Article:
The Rock Is

The rock is

smooth and cool

to the touch; it

is just there

and will not

change though I

step up and

pull on it, jam

my hands and

feet into its

cracks, rest on

small ledges, say

I have conquered

it or at least

come to terms.


I feel my

body move in

unlikely ways over

improbable places,

hang and stretch

on the edge of

balance, but I

do not even

conquer myself or

come to terms with

my fear. Is it

the act or

the intention, the

climbing or

the conception that

moves up steep

walls on small



previously published in: “Ascent”, 1968; “The Fell and Rock Journal”, 1976; Speak to the Hills, 1985.



Oakdale Climbers Festival

Ancient history now. Last month’s news cycle. For those climbers who might still be interested, you can log on to Super Topo and then search for the above. Lots of pictures and comments. Quite lively.

The weekend was focused on John Salathé, and Allen Steck, who climbed with John, spoke. Also present but not speaking was Wayne Merry who came down from Canada for the event. Wayne was Warren Harding’s doughty belayer through Warren’s long night of drilling holes on the last pitch of the Nose. At the other end of the scale was Hans Florine who I believe still holds the speed record on the Nose, as well as on the Salathé Wall. All in all, good to see old and new friends.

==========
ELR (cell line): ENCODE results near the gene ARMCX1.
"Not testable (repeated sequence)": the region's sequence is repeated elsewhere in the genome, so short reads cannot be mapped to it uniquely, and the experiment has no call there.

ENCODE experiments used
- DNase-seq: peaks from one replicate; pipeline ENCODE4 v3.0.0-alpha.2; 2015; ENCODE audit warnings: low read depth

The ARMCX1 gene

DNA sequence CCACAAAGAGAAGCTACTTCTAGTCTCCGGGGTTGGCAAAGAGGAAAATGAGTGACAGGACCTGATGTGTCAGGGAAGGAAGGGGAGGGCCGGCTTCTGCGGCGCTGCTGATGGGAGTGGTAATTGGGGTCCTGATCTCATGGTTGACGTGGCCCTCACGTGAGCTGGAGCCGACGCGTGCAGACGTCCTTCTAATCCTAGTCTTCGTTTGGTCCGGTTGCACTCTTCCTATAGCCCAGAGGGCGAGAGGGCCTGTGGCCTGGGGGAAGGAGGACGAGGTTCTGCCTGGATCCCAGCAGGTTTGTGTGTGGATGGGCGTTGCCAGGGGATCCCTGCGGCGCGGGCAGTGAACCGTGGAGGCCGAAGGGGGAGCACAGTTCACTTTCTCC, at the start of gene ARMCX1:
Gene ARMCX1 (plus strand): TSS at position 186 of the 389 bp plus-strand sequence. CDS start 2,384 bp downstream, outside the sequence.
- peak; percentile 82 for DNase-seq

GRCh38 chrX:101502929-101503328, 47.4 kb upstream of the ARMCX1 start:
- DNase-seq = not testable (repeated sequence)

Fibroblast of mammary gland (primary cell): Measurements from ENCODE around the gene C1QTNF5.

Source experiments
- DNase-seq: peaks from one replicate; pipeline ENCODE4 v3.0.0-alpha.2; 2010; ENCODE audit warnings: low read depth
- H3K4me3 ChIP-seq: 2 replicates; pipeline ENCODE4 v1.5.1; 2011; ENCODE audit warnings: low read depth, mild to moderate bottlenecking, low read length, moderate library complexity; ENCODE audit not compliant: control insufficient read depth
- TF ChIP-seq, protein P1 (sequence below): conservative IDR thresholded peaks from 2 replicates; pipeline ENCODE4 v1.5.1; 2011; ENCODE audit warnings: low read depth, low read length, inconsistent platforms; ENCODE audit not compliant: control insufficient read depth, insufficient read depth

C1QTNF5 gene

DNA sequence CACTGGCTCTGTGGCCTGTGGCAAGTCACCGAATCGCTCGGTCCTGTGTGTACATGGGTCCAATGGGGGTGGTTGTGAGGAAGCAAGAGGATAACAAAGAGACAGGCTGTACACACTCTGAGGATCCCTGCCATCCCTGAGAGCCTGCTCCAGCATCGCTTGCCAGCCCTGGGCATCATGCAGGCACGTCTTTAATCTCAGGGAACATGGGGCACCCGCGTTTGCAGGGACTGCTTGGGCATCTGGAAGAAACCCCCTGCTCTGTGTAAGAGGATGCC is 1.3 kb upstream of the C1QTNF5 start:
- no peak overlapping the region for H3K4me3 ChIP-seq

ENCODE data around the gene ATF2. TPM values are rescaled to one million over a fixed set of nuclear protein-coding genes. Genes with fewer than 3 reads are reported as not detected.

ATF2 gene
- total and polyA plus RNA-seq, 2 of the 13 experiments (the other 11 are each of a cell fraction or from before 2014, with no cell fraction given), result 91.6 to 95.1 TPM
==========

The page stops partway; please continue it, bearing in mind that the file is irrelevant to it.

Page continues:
Apart from such news, I was struck by the apparent lack of ego among all the well-known climbers who were there. It is possible, I suppose, that they were able to prepare a face of Continue reading

Who are you? (Who am I?)

Some tribes in West Australia have a complex kinship system and insist on an identifying procedure for admitting a stranger into camp. The stranger stays at some distance from the camp until a few of the older men approach him. Then they question him as to his family connections until they find a link with their own family (everyone in the camp is related to each other in some way or another). Then the stranger can be admitted to the camp. If not, he is regarded as an enemy, and it would be best for him to wander further.

My wife, Rosamond, (a second marriage for both of us) is Jewish and a member of an extensive tribe within the Tribe. I am reminded of this at every wedding, bar or bat mitzvah, Continue reading


Time was when Sandy just went “Arf.” Not this time. I was in California attending the Oakdale Climbers Festival (more on that another time) when the storm moved into the New York/New Jersey area. We were lucky. Our house had electricity (the only one in our neighborhood), and, although one land line was out, the other one worked, the one that carried our internet connection. Another boon—no TV for a while, although more pictures of the damage would have been interesting based on what I saw when I was in California.

More than interesting. The devastation in the Rockaways and down the Jersey Shore is frightening. Estimates are of between 20,000 and 40,000 homeless. Streets have been Continue reading